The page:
California’s ‘dignified’ execution protocol took too long, death penalty supporter says
Death penalty supporters on Friday hailed California’s proposal of a new execution method Friday, though not without chagrin over the time it took.
Kent Scheidegger, legal director of the Criminal Justice Legal Foundation, said the new proposal was a “major milestone, but nine years overdue.”
The foundation sued the state on behalf of murder victims’ families who wanted the death penalty to be enforced. It secured a settlement in which the state promised to initiate approval of a new execution policy.
California executions were halted by a court in 2006 over concern that the state’s three-drug method carried the risk of causing a painful death. New procedures were adopted in 2010 but also stymied by the courts and ultimately invalidated in 2013.
The resulting regulatory filing shows that the state accessed many of its supporting materials on lethal drugs in late 2012 and early 2013, before the lawsuit was filed in 2014.
That timetable “tends to confirm what we thought, that they simply sat on [a potential new regulation] until our lawsuit,” Scheidegger said.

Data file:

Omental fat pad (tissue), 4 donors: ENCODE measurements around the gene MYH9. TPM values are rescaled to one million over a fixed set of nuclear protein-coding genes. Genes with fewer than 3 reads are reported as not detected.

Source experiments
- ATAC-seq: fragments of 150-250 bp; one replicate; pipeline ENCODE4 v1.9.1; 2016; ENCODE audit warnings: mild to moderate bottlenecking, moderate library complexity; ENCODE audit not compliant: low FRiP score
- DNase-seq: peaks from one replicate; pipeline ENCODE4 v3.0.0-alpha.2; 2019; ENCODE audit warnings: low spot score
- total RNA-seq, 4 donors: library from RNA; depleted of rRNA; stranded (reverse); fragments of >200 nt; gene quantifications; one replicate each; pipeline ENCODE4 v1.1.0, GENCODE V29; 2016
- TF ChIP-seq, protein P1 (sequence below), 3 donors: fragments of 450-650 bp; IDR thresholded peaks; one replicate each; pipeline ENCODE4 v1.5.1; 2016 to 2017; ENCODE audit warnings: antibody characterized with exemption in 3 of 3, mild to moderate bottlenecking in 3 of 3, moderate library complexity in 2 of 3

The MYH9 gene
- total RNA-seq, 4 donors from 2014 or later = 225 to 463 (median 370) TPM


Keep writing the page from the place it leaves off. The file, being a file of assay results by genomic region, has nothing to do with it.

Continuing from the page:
The corrections department released the new execution protocol Friday without comment, and noted that the agency would seek public input for the next two months.
In proposing the new injection method, corrections officials said they sought “a humane and dignified execution.”
In their supporting materials, corrections officials said the single-drug method “reduces the risk of pain and possible complications, and addresses constitutional concerns.”
Other documents accompanying the proposal show the state sought guidance from materials on assisted suicide, including the Oregon Death with Dignity Act.
Opponents of the death penalty said Friday that even if the state’s proposed new single-injection execution regimen withstands public review and the inevitable court challenges, the killing of prisoners “is doomed to fail in California.”
“There are so many flaws in the system, the cost, the risk of executing an innocent person” that make the state’s capital punishment system unworkable, said Ana Zamora, criminal justice policy director for the ACLU of Northern California.
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